Date of Award

Fall 2016

Document Type


Degree Name

Doctor of Philosophy in Electrical Engineering - (Ph.D.)


Electrical and Computer Engineering

First Advisor

Alexander Haimovich

Second Advisor

Osvaldo Simeone

Third Advisor

Joerg Kliewer

Fourth Advisor

Ali Abdi

Fifth Advisor

Mark A. Govoni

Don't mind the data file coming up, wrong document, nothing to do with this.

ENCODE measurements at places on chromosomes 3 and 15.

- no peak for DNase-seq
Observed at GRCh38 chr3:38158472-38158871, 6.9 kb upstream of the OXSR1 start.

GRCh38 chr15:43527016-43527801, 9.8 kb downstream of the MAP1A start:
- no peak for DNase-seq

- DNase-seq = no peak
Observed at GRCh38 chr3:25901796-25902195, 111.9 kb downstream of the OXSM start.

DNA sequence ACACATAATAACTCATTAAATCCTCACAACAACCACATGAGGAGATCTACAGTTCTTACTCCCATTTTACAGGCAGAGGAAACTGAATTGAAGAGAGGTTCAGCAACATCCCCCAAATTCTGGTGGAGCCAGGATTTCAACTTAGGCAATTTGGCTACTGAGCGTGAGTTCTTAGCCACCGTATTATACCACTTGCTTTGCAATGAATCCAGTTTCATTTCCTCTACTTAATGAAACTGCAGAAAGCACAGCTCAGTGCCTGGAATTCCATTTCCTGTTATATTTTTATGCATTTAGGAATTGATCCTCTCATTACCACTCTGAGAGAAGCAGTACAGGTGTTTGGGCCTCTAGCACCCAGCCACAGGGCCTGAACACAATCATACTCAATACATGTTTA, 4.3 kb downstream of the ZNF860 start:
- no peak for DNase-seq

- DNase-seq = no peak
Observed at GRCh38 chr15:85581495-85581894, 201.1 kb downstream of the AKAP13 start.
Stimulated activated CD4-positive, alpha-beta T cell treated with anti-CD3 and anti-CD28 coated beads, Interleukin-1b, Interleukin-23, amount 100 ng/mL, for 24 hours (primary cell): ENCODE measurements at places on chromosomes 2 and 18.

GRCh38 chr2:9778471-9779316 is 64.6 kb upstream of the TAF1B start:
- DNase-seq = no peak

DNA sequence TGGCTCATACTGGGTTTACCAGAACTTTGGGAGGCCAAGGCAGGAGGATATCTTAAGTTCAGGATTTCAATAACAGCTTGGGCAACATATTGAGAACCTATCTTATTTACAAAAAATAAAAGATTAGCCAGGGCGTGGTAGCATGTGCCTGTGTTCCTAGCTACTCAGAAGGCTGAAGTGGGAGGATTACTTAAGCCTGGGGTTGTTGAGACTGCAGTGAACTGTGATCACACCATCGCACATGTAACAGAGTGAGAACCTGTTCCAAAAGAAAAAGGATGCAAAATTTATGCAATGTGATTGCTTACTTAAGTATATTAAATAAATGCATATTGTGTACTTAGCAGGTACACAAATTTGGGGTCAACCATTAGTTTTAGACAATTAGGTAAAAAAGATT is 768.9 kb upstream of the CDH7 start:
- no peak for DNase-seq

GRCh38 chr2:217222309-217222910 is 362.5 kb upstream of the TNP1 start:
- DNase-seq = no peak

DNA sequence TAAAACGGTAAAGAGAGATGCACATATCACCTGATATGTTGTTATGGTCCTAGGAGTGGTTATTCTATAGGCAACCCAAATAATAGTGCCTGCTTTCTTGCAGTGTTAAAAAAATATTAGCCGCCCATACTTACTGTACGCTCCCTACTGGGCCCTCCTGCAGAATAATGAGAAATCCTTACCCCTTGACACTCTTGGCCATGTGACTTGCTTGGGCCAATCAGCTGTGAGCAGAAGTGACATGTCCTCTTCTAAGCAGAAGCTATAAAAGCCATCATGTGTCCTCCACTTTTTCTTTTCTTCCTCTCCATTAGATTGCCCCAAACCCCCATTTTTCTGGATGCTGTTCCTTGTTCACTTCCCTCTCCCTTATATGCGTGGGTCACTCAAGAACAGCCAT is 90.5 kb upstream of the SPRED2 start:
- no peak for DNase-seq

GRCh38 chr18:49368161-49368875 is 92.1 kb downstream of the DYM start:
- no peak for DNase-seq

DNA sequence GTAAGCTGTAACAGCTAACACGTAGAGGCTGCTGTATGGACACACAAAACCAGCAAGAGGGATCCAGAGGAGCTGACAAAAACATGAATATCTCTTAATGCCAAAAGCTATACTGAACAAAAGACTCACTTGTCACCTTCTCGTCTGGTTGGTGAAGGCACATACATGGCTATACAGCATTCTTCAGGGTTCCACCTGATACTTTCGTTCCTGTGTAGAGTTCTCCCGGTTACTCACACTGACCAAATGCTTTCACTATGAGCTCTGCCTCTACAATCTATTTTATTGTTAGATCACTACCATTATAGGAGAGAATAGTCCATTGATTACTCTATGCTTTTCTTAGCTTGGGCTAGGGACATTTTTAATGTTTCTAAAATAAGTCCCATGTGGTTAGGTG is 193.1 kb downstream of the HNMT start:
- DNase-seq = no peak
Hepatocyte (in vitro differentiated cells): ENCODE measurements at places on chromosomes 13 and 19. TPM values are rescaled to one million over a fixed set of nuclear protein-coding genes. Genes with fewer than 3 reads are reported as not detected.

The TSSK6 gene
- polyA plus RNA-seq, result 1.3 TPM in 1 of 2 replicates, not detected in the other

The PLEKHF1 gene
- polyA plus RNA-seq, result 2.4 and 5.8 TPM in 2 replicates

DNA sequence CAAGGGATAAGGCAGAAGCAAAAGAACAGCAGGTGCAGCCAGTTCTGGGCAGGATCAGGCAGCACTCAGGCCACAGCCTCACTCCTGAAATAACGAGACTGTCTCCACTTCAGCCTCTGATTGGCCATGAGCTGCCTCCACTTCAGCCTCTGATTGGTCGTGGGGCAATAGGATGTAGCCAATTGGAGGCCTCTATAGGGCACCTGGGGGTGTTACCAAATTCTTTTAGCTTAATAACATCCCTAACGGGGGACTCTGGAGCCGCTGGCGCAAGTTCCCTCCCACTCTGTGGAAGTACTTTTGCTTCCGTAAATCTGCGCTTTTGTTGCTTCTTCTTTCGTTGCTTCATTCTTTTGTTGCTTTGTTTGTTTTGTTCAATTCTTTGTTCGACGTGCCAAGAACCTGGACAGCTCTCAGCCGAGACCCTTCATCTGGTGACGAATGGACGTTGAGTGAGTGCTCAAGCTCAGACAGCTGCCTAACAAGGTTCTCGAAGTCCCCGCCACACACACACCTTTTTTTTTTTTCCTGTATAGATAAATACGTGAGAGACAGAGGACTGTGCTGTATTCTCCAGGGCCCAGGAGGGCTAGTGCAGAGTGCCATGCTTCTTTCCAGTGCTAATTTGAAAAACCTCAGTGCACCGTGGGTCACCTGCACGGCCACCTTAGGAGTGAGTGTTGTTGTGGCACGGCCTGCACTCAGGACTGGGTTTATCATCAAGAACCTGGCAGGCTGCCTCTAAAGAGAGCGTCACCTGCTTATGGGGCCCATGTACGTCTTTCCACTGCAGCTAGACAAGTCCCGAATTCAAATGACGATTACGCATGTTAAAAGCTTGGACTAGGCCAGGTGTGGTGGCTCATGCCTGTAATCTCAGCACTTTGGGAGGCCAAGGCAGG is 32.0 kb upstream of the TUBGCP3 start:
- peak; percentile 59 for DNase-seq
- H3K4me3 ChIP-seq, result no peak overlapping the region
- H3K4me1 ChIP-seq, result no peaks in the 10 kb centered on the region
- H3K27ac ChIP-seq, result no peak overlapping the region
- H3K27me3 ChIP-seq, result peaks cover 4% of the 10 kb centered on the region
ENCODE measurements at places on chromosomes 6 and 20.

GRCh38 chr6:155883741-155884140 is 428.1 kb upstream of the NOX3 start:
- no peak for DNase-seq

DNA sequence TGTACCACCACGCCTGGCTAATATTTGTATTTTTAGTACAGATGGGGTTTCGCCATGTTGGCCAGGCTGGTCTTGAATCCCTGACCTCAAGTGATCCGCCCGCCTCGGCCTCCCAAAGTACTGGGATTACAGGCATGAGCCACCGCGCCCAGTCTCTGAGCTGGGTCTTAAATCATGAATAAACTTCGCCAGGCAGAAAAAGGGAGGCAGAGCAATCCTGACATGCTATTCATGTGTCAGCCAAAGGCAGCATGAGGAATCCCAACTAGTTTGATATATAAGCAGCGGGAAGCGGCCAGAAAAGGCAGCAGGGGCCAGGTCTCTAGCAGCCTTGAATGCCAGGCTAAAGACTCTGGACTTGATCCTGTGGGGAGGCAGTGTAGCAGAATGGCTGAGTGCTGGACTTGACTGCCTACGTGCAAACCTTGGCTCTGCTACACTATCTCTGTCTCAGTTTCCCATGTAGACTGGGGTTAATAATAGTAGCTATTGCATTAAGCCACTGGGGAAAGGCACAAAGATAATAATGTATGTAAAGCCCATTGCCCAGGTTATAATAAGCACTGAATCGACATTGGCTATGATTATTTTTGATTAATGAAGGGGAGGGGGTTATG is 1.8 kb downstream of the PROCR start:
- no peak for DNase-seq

In this dissertation, several sparsity-based methods for ground moving target indicator (GMTI) radar with multiple-input multiple-output (MIMO) random arrays are proposed. MIMO random arrays are large arrays that employ multiple transmitters and receivers, the positions of the transmitters and the receivers are randomly chosen. Since the resolution of the array depends on the size of the array, MIMO random arrays obtain a high resolution. However, since the positions of the sensors are randomly chosen, the array suffers from large sidelobes which may lead to an increased false alarm probability. The number of sensors of a MIMO random array required to maintain a certain level of peak sidelobes is studied. It is shown that the number of sensors scales with the logarithm of the array aperture, in contrast with a ULA where the number of elements scales linearly with the array aperture. The problem of sparse target detection given space-time observations from MIMO random arrays is presented. The observations are obtained in the presence of Gaussian colored noise of unknown covariance matrix, but for which secondary data is available for its estimation. To solve the detection problem two sparsity-based algorithms, the MP-STAP and the MBMP-STAP algorithms are proposed that utilizes knowledge of the upper bound on the number of targets. A constant false alarm rate (CFAR) sparsity based detector that does not utilize any information on the number of targets referred to as MP-CFAR and MBMP-CFAR are also developed. A performance analysis for the new CFAR detector is also derived, the metrics used to describe the performance of the detector are the probability of false alarm and the probability of detection. A grid refinement procedure is also proposed to eliminate the need for a dense grid which would increase the computational complexity significantly. Expressions for the computational complexity of the proposed CFAR detectors are derived. It is shown that the proposed CFAR detectors outperforms the popular adaptive beamformer at a modest increase in computational complexity.